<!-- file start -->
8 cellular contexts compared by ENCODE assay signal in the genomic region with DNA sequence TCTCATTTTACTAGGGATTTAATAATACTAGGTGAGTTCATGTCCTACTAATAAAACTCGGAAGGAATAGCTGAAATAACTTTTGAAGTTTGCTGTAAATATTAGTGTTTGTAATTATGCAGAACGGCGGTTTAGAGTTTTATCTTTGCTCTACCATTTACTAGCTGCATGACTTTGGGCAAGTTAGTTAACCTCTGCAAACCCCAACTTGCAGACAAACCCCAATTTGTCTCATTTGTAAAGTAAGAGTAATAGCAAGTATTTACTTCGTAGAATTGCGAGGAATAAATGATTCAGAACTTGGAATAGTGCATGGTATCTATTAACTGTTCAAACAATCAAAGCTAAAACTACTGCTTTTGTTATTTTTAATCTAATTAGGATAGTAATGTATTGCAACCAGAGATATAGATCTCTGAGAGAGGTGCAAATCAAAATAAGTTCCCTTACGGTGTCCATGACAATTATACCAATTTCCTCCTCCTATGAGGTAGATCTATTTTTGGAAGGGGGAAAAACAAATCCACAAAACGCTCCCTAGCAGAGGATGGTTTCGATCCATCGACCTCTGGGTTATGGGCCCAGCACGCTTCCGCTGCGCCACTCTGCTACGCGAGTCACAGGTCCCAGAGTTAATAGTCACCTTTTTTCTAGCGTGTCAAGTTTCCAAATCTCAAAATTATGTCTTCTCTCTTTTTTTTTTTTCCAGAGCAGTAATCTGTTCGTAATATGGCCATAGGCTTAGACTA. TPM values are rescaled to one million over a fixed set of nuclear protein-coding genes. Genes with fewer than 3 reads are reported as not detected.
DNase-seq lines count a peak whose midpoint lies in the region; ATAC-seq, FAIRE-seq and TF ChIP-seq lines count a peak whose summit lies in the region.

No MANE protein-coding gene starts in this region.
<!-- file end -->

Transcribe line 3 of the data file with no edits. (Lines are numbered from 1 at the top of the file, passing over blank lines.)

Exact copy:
No MANE protein-coding gene starts in this region.